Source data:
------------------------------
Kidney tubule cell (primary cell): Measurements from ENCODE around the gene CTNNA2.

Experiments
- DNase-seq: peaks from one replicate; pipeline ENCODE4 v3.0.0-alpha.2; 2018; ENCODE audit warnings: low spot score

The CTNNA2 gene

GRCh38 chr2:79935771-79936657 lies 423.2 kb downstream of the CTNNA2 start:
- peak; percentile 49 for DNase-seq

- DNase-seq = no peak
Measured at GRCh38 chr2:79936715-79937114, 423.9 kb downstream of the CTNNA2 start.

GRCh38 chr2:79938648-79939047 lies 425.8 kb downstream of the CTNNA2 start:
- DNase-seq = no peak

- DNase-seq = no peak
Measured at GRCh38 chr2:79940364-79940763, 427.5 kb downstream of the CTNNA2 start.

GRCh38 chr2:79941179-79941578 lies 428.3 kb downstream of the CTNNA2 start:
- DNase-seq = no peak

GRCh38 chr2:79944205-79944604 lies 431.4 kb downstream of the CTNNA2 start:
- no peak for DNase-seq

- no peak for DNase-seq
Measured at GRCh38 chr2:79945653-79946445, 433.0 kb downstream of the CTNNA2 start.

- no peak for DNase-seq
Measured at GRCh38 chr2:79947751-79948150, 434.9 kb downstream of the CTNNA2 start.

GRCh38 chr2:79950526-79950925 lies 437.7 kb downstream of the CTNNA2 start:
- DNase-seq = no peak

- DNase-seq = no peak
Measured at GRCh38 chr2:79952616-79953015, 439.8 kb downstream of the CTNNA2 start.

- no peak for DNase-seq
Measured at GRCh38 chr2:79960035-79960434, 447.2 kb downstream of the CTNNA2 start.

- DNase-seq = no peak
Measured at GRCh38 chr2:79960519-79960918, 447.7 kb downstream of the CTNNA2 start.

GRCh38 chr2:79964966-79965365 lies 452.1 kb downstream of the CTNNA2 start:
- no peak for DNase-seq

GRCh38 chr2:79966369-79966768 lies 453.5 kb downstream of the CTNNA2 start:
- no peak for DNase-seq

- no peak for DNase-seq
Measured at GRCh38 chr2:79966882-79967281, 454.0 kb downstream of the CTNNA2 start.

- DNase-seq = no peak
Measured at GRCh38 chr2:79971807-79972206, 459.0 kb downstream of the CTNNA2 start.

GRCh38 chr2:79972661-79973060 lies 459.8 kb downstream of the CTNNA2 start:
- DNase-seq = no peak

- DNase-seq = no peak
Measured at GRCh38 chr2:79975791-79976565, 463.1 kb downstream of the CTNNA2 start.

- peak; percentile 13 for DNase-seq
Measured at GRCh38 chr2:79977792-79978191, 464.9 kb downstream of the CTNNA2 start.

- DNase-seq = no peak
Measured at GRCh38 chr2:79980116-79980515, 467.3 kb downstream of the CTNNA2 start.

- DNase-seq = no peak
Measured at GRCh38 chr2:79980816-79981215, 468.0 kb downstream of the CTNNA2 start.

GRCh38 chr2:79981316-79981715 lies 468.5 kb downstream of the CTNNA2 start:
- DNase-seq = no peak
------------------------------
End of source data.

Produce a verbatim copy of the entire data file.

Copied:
Kidney tubule cell (primary cell): Measurements from ENCODE around the gene CTNNA2.

Experiments
- DNase-seq: peaks from one replicate; pipeline ENCODE4 v3.0.0-alpha.2; 2018; ENCODE audit warnings: low spot score

The CTNNA2 gene

GRCh38 chr2:79935771-79936657 lies 423.2 kb downstream of the CTNNA2 start:
- peak; percentile 49 for DNase-seq

- DNase-seq = no peak
Measured at GRCh38 chr2:79936715-79937114, 423.9 kb downstream of the CTNNA2 start.

GRCh38 chr2:79938648-79939047 lies 425.8 kb downstream of the CTNNA2 start:
- DNase-seq = no peak

- DNase-seq = no peak
Measured at GRCh38 chr2:79940364-79940763, 427.5 kb downstream of the CTNNA2 start.

GRCh38 chr2:79941179-79941578 lies 428.3 kb downstream of the CTNNA2 start:
- DNase-seq = no peak

GRCh38 chr2:79944205-79944604 lies 431.4 kb downstream of the CTNNA2 start:
- no peak for DNase-seq

- no peak for DNase-seq
Measured at GRCh38 chr2:79945653-79946445, 433.0 kb downstream of the CTNNA2 start.

- no peak for DNase-seq
Measured at GRCh38 chr2:79947751-79948150, 434.9 kb downstream of the CTNNA2 start.

GRCh38 chr2:79950526-79950925 lies 437.7 kb downstream of the CTNNA2 start:
- DNase-seq = no peak

- DNase-seq = no peak
Measured at GRCh38 chr2:79952616-79953015, 439.8 kb downstream of the CTNNA2 start.

- no peak for DNase-seq
Measured at GRCh38 chr2:79960035-79960434, 447.2 kb downstream of the CTNNA2 start.

- DNase-seq = no peak
Measured at GRCh38 chr2:79960519-79960918, 447.7 kb downstream of the CTNNA2 start.

GRCh38 chr2:79964966-79965365 lies 452.1 kb downstream of the CTNNA2 start:
- no peak for DNase-seq

GRCh38 chr2:79966369-79966768 lies 453.5 kb downstream of the CTNNA2 start:
- no peak for DNase-seq

- no peak for DNase-seq
Measured at GRCh38 chr2:79966882-79967281, 454.0 kb downstream of the CTNNA2 start.

- DNase-seq = no peak
Measured at GRCh38 chr2:79971807-79972206, 459.0 kb downstream of the CTNNA2 start.

GRCh38 chr2:79972661-79973060 lies 459.8 kb downstream of the CTNNA2 start:
- DNase-seq = no peak

- DNase-seq = no peak
Measured at GRCh38 chr2:79975791-79976565, 463.1 kb downstream of the CTNNA2 start.

- peak; percentile 13 for DNase-seq
Measured at GRCh38 chr2:79977792-79978191, 464.9 kb downstream of the CTNNA2 start.

- DNase-seq = no peak
Measured at GRCh38 chr2:79980116-79980515, 467.3 kb downstream of the CTNNA2 start.

- DNase-seq = no peak
Measured at GRCh38 chr2:79980816-79981215, 468.0 kb downstream of the CTNNA2 start.

GRCh38 chr2:79981316-79981715 lies 468.5 kb downstream of the CTNNA2 start:
- DNase-seq = no peak